Despite being turned down to join King Crimson on his first inquiry because its visionary leader and guitarist Robert Fripp felt Bruford wasn’t “ready,” he checked again six months later and replaced drummer Ian Wallace.
Discussing “Larks’ Tongues in Aspic,” his debut with Crimson, Bruford said, “There’s a school of making records which says get the five most interesting people you can find — doesn’t matter what instruments they’re on — lock them in a recording studio for a week and see what kind of music they make.
“To this day it still sends shivers down my spine.” What followed was a segment of the timeless-sounding title track playing on the Rock Hall’s Fourth Floor Theater’s PA.
He stayed with the lineup for three albums. Then, Fripp disbanded it in 1974.
It was the first of his three stints with Crimson. He convinced bassist Tony Levin to take a break from his successful career as a globe-trotting session player to join the Anglo-English version of Crimson in 1981. “The way we all worked together was hilarious. The two American guys go to the bar and sit quietly waiting for the two British guys (mimics two people having a heated discussion), and eventually we’d decide to play something and they’d play the hell out of it.”
Three years later, Fripp dissolved Crimson a second time. Bruford then joined the “Double Trio” version of the band for much of the ‘90s.
“With King Crimson you never quite knew whether it would be there at breakfast the next morning. But, it was a great group because it was like research and development. Any ideas that you had, you can try ‘em out in King Crimson.
“Basically, any drumming was welcome just as long as Robert hadn’t heard it before. He didn’t say that but he’d say, ‘Try to get it so it’s new, fresh. That’s what we’re after.’”
It was during that second time with Crimson and his solo project Earthworks that Bruford embraced electronic drums. “I’m always using things that will, hopefully, make me sound more like me and differentiate from another drummer as well. I don’t do that for that reason alone but that’s a happy byproduct.”
On his intentions with Earthworks he said, “I wanted to take the electronic drums that I’d taken a little way and take that into jazz. So, I formed a band around the idea that the drummer would play lots of confections of percussion sound and the horn players could play what the hell they liked. I didn’t really care.
“I exported a lot of stuff you’d hear in a King Crimson rehearsal. Ideas, ways of going about making music, I suddenly found myself saying to these young British jazz guys who were younger than me. It’s funny how it gets passed through the genre and passed down generations. A good idea is a great idea, whatever it is.”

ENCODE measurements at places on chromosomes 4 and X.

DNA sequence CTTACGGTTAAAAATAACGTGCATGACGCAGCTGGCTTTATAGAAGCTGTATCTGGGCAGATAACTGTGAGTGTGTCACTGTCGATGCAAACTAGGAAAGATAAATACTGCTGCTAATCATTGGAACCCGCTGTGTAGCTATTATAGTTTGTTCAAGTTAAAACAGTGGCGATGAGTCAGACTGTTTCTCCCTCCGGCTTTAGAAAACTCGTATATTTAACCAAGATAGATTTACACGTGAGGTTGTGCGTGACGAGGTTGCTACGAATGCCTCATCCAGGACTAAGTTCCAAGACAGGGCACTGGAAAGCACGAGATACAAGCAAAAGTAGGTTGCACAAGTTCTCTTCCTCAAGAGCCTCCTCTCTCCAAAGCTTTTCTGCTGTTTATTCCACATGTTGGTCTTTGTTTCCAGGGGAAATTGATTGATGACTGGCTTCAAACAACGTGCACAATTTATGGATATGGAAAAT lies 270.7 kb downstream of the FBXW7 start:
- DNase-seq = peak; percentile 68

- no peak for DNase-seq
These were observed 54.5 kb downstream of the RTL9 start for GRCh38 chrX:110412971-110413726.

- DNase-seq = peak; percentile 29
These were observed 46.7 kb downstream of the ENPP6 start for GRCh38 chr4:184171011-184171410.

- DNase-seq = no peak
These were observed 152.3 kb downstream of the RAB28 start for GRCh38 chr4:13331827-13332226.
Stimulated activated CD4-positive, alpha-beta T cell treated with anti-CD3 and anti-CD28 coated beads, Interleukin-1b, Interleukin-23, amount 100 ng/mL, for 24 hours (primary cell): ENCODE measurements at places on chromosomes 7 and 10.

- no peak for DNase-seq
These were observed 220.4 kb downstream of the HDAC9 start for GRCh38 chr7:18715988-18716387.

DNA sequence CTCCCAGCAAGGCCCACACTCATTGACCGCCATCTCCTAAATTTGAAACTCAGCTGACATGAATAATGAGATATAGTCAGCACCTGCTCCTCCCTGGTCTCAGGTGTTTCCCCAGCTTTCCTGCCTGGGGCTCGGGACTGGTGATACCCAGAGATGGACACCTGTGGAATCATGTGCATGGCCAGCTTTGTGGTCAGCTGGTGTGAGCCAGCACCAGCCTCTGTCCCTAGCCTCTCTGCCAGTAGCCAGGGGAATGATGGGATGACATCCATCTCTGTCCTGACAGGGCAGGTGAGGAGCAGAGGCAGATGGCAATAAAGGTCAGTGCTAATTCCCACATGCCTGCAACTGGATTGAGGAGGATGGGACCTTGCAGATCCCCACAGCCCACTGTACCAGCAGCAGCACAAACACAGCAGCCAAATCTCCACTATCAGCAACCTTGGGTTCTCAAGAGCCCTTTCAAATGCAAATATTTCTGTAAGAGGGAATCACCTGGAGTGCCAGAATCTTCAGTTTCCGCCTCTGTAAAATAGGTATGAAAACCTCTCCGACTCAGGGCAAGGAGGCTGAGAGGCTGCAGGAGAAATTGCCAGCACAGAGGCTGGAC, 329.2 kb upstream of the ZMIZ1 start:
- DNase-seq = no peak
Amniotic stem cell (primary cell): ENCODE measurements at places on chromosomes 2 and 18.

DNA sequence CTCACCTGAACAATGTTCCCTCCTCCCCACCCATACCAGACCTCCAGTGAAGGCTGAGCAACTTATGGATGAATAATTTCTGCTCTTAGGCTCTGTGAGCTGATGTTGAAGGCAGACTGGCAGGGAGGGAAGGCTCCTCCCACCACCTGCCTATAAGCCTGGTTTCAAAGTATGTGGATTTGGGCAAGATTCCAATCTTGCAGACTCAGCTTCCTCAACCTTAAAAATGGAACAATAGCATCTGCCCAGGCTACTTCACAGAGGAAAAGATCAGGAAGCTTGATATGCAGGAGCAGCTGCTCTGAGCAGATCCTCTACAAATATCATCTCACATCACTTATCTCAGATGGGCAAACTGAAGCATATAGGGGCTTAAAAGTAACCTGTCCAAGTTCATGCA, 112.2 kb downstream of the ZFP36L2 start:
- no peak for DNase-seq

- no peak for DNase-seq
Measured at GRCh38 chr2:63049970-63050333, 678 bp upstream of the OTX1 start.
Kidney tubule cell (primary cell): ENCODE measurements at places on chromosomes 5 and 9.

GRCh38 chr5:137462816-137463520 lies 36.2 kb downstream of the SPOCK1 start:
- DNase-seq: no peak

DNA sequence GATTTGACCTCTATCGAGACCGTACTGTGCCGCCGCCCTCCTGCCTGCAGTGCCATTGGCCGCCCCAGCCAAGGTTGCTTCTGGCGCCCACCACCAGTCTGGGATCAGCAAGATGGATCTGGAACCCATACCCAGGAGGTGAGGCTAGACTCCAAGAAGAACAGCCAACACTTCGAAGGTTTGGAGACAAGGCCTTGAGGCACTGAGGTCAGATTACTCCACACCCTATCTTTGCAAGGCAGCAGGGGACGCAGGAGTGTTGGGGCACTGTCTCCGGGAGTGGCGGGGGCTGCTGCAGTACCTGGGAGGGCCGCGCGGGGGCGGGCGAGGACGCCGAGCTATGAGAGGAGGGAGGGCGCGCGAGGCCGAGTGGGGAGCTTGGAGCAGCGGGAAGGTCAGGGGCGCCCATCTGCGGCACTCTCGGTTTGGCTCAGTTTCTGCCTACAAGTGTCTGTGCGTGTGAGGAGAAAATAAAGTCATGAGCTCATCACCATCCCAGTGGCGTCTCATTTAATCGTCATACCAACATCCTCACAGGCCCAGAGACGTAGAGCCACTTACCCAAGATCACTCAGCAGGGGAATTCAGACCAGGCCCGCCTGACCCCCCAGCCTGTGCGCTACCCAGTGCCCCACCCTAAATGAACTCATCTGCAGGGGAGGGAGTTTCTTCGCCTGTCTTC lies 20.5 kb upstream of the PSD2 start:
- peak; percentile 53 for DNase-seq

With the advancement of MIDI technology Bruford began to play chords on his Simmons drum pads. “Now, am I a piano player or am I a drummer? Which is a nice area to be in. Am I a very rhythmic pianist or a very melodic drummer?”
The creative possibilities were negated by whether the equipment worked properly. “I laugh now but I was a neurotic performer eventually.”
Asked by Jon Anderson to contribute to a solo album, Bruford became convinced to join when he found out the sessions would take place on the Caribbean island of Montserrat. After other Yes members came aboard, the recordings became the debut of Anderson Bruford Wakeman Howe.
With ABWH’s success there was a push to bring in Yes members Chris Squire and Trevor Rabin for what became the overstuffed unsatisfying (for Bruford) “Union” album. “We were told that the west coast Yes would be Sellotaped to the music that we were making — too many people, too many cooks, too many computers and too many lawyers. That many people interfering in the process will kill any music that’s beginning to flower.”
Finally, the discussion moved to Bruford earning a doctorate from the University of Surrey and the subsequent publication of “Unchartered,” his doctoral dissertation that deals with the creative process of drumming in performance. “In all art you have to choose something and offer some variation. Then, you need to communicate that to someone for later assessment. Performance creativity is a special case because it happens in the moment. You get instant assessment because people clap or they don’t. A lot of performers love that.
“It all takes place in this cultural media, which in my case was King Crimson and Yes, which offered opportunities to negotiate and to try things and not worry about failing and all the creative drivers that enhance the possibility of creative action being enacted.”